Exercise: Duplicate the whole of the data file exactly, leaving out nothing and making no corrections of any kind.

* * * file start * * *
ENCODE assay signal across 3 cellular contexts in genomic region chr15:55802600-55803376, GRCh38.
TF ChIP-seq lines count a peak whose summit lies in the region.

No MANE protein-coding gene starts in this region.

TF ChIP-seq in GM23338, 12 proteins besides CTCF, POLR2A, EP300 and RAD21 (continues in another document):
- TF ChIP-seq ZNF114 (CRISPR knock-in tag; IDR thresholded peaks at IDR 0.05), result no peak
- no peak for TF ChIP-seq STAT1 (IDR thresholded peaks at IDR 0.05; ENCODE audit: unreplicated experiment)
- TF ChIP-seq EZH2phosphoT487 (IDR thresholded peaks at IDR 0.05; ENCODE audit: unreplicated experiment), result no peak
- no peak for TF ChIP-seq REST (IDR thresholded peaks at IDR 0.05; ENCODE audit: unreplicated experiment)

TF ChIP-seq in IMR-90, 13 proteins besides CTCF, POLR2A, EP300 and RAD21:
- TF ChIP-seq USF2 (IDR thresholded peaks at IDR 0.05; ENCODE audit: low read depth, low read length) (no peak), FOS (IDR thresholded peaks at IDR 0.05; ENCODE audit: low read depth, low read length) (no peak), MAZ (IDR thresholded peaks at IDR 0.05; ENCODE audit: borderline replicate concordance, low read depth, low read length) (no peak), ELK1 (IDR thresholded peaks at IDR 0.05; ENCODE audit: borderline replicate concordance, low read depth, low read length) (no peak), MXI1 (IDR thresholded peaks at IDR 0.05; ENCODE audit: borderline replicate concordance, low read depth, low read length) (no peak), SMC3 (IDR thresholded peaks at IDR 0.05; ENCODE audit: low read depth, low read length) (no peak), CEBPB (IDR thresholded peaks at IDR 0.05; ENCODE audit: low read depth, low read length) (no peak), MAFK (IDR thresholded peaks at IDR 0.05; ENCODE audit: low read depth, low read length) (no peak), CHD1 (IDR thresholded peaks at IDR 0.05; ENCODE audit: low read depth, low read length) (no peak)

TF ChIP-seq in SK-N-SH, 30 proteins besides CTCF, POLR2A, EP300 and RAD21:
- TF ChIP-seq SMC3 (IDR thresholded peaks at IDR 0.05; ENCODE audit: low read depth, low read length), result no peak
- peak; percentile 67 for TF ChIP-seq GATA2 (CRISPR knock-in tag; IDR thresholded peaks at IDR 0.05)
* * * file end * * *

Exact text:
ENCODE assay signal across 3 cellular contexts in genomic region chr15:55802600-55803376, GRCh38.
TF ChIP-seq lines count a peak whose summit lies in the region.

No MANE protein-coding gene starts in this region.

TF ChIP-seq in GM23338, 12 proteins besides CTCF, POLR2A, EP300 and RAD21 (continues in another document):
- TF ChIP-seq ZNF114 (CRISPR knock-in tag; IDR thresholded peaks at IDR 0.05), result no peak
- no peak for TF ChIP-seq STAT1 (IDR thresholded peaks at IDR 0.05; ENCODE audit: unreplicated experiment)
- TF ChIP-seq EZH2phosphoT487 (IDR thresholded peaks at IDR 0.05; ENCODE audit: unreplicated experiment), result no peak
- no peak for TF ChIP-seq REST (IDR thresholded peaks at IDR 0.05; ENCODE audit: unreplicated experiment)

TF ChIP-seq in IMR-90, 13 proteins besides CTCF, POLR2A, EP300 and RAD21:
- TF ChIP-seq USF2 (IDR thresholded peaks at IDR 0.05; ENCODE audit: low read depth, low read length) (no peak), FOS (IDR thresholded peaks at IDR 0.05; ENCODE audit: low read depth, low read length) (no peak), MAZ (IDR thresholded peaks at IDR 0.05; ENCODE audit: borderline replicate concordance, low read depth, low read length) (no peak), ELK1 (IDR thresholded peaks at IDR 0.05; ENCODE audit: borderline replicate concordance, low read depth, low read length) (no peak), MXI1 (IDR thresholded peaks at IDR 0.05; ENCODE audit: borderline replicate concordance, low read depth, low read length) (no peak), SMC3 (IDR thresholded peaks at IDR 0.05; ENCODE audit: low read depth, low read length) (no peak), CEBPB (IDR thresholded peaks at IDR 0.05; ENCODE audit: low read depth, low read length) (no peak), MAFK (IDR thresholded peaks at IDR 0.05; ENCODE audit: low read depth, low read length) (no peak), CHD1 (IDR thresholded peaks at IDR 0.05; ENCODE audit: low read depth, low read length) (no peak)

TF ChIP-seq in SK-N-SH, 30 proteins besides CTCF, POLR2A, EP300 and RAD21:
- TF ChIP-seq SMC3 (IDR thresholded peaks at IDR 0.05; ENCODE audit: low read depth, low read length), result no peak
- peak; percentile 67 for TF ChIP-seq GATA2 (CRISPR knock-in tag; IDR thresholded peaks at IDR 0.05)